In the third case, there's nothing much to do except put the bend in it and hope it does something. Except maybe triangulating into the firewall instead/as well.

In the first/second cases, one can raise the mounting points on the top plates in a rigid and strong fashion and run something straight, or close to straight.

The compromise between sheer loads with a non-stiff/bent bar and levering loads with a straight bar up high would need to be made on the basis of calculations and/or actual testing. So now I'm wondering "Who am I to assume those calculations have not been made?", which is probably a fair synopsis at this point.

Post pictures of strut brace setups you consider good/bad and your reasoning why. I'll drop some in as I feel the need, but not right now as I need to make some progress on some other stuff.

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Tue Aug 02, 2016 5:44 am
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LQFP112 - Up with the play
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Dont have pictures at the moment, but here's my take on strut braces:


Bad:
-Any strut brace that bolts the bar to the mounting plates on a single pivot.
Reasoning: allows tops of struts to move relative to the chassis legs.. missed opportunity.

Semi bad:
-Adjustable bars. Loss of strength and rarely met anyone whoe knows if it's tension or pressure you want to dial in.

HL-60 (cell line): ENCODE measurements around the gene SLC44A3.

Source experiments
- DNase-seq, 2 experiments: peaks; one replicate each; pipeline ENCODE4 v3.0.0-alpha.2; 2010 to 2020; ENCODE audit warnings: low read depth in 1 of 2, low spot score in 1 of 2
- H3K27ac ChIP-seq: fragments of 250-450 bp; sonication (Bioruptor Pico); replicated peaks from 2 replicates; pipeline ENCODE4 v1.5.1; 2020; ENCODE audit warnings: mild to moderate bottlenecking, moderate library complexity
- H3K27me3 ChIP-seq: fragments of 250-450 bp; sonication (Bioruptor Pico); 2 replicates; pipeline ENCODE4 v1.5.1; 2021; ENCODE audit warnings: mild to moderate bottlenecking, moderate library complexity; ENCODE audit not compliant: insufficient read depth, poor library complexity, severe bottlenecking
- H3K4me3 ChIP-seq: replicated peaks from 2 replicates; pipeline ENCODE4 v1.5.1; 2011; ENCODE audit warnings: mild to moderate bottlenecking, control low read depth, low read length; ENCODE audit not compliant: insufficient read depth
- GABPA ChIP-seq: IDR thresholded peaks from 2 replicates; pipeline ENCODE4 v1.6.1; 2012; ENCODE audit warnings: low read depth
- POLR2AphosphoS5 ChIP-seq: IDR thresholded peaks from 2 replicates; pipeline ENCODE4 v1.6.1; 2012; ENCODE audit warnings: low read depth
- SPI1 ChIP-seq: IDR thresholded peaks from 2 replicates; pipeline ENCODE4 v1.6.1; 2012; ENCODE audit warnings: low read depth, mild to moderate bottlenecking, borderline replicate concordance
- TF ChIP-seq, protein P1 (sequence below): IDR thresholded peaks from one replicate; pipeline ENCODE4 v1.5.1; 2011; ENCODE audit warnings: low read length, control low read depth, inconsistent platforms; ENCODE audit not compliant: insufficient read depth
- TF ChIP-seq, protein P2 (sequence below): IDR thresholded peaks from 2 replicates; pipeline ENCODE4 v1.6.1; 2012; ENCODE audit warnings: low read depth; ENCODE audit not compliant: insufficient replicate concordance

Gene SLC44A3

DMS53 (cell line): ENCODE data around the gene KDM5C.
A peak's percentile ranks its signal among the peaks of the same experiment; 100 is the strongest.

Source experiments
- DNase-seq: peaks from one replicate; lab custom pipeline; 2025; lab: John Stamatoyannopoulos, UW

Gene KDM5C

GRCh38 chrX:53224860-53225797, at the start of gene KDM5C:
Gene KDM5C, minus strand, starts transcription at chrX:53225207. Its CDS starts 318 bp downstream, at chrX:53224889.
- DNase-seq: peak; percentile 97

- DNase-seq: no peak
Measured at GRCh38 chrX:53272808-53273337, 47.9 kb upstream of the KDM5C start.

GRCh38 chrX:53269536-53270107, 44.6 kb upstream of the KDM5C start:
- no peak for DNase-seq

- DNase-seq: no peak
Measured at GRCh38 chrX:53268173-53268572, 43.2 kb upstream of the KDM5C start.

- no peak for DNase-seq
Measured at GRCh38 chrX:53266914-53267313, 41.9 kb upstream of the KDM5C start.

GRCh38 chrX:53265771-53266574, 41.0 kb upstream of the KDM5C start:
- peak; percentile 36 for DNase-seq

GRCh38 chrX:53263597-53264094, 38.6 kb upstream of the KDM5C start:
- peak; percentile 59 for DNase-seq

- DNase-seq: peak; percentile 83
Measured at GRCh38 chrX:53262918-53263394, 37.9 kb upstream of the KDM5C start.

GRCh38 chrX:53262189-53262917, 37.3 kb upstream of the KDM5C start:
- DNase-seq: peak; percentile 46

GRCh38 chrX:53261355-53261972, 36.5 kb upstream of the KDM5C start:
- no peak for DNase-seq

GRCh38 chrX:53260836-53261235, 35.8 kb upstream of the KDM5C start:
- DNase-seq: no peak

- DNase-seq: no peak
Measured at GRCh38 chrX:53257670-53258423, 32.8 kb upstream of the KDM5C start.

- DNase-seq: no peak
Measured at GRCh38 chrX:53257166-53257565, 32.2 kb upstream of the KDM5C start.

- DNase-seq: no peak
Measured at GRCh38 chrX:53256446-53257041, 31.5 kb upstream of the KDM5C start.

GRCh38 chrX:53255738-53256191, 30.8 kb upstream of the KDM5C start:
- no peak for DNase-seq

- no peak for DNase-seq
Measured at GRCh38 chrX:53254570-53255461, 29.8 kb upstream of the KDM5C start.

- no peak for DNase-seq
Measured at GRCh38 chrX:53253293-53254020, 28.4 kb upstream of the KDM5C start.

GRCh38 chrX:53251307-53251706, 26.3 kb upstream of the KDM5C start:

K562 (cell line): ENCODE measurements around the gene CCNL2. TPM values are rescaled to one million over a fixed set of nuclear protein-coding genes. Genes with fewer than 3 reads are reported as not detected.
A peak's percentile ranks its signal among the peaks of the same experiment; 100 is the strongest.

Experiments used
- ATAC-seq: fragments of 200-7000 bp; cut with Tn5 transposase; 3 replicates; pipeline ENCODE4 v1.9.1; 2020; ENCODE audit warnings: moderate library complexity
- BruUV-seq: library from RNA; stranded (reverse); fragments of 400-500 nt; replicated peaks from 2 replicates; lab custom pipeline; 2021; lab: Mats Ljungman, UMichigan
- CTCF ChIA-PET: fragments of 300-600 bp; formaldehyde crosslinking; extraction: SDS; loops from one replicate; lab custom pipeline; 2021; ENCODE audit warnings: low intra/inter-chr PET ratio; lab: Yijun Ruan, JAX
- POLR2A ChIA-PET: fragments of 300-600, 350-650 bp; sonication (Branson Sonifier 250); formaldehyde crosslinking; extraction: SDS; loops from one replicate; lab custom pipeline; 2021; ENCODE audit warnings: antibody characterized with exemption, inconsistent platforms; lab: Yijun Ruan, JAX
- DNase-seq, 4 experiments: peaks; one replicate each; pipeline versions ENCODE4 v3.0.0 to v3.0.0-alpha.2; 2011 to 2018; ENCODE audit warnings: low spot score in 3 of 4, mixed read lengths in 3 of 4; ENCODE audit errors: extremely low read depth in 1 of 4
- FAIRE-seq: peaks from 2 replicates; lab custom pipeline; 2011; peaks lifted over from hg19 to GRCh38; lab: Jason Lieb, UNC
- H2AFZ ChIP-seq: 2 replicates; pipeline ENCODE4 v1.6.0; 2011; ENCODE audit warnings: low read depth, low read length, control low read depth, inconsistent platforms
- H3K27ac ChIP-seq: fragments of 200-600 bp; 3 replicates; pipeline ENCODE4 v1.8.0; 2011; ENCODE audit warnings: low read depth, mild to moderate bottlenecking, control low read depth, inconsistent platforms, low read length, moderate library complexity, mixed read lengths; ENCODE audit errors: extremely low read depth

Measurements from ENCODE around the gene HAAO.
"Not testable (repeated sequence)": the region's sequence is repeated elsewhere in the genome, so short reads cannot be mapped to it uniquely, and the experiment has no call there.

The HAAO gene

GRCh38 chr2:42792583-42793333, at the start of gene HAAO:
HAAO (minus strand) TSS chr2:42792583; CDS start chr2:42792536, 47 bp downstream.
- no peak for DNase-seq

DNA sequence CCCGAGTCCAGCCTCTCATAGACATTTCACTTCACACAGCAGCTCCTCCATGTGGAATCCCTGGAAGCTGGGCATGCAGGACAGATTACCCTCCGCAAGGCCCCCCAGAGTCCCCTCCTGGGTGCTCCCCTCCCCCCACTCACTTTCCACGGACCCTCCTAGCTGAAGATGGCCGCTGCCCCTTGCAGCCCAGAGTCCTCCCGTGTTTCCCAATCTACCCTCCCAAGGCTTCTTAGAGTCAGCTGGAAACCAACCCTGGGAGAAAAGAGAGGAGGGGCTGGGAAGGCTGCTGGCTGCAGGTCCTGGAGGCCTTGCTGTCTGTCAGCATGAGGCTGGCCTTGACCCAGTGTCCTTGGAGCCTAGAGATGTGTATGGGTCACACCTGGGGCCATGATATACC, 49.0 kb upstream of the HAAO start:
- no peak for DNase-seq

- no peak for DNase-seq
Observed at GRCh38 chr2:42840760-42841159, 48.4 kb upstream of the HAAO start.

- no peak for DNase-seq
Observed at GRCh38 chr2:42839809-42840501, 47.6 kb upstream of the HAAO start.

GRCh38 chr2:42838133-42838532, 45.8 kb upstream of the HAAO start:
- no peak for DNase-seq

I built myself a strutbar for my volvo 360.. low strut tops, high engine, so an angled bar was necessary.
Used 2mm walled pipe and even thicker mounting plates.
Had one of those adjustable flimsy numbers on my AE86 and didnt notice any difference, although friends of mine
swore they could feel an improvement. My guess is that butt-dyno results are usually relative to the amount invested.
If you want to feel a difference, you probably will.

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Tue Aug 02, 2016 8:28 am
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Fair call re your first point. I wonder how much that matters, though. Hmmm.

Re second point, my assumption is that you want to lock it still as it sits on flat ground. However adjustable bars have a point on some cars. Volvo 240 for example the struts are adjustable in their position, so either the plates need slots, or the bar needs to adjust to move with the plates.

My Type R Lantis came with a factory rear strut brace. I removed it for practicality reasons and never noticed anything and can still take corners pretty damn hard in it :-)

Before I engineer a brace for any of my fleet I will be engineering a rigid bar with a scriber on it and going for a thrash to see what range of movement actually occurs.

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DIYEFI.org - where Open Source means Open Source, and Free means Freedom
FreeEMS.org - the open source engine management system
FreeEMS dev diary and its comments thread and my turbo truck!
n00bs, do NOT PM or email tech questions! Use the forum!
The ever growing list of FreeEMS success stories!


Tue Aug 02, 2016 12:18 pm